You are being redirected because this document is part of your ASTM Compass® subscription.
    This document is part of your ASTM Compass® subscription.

    If you are an ASTM Compass Subscriber and this document is part of your subscription, you can access it for free at ASTM Compass

    Scatter in Fatigue Crack Growth Rate in a Directionally Solidified Nickel-Base Superalloy

    Published: 01 January 2004

      Format Pages Price  
    PDF (300K) 12 $25   ADD TO CART
    Complete Source PDF (6.4M) 276 $87   ADD TO CART

    Cite this document

    X Add email address send
      .RIS For RefWorks, EndNote, ProCite, Reference Manager, Zoteo, and many others.   .DOCX For Microsoft Word


    Directional solidification of nickel-base superalloy components for gas turbine rotor blades offers a significant improvement in creep strength while at the same time yielding an anisotropic, heterogeneous microstructure. In such a material, some of the continuum assumptions of linear elastic fracture mechanics begin to break down, and local (microscopic) conditions can lead to significant deviation in fatigue crack growth rate from the global (macroscopic) trend. Fatigue crack life prediction for a large population of fielded components requires a probabilistic treatment of the material fatigue crack growth behavior. A common approach to probabilistic fatigue crack life prediction involves sampling the Paris law coefficients from a large number of crack growth experiments, which can lead to effectively “smoothing” the local intraspecimen variability out of the model. The length scale of variability is discussed as it relates to material microstructure and crack life prediction. Results from fatigue crack growth experiments on a directionally solidified superalloy are presented and spatial variation in the fatigue crack growth rate is examined. Periodicity of the crack growth rate variation is compared with the scale of microstructural heterogeneity.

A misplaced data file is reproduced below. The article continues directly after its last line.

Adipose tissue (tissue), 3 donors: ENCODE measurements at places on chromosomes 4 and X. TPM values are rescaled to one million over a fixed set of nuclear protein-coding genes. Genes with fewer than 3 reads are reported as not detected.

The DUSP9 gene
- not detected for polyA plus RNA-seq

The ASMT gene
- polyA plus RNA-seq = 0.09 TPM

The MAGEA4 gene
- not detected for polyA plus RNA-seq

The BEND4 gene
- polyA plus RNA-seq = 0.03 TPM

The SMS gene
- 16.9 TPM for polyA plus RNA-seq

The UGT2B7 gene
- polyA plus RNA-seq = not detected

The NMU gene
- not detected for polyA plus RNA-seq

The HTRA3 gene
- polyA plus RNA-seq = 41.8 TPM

probabilistic fracture mechanics, crack growth, directionally solidified, nickel-base superalloy, microstructure

    Author Information:

    Highsmith, S
    Graduate Research Assistant, School of Materials Science and Engineering, Georgia Institute of Technology, Atlanta, GA

    Johnson, WS
    Professor, School of Materials Science and George P. Woodruff School of Mechanical Engineering, Georgia Institute of Technology, Atlanta, GA

    Committee/Subcommittee: E08.05

    DOI: 10.1520/STP11282S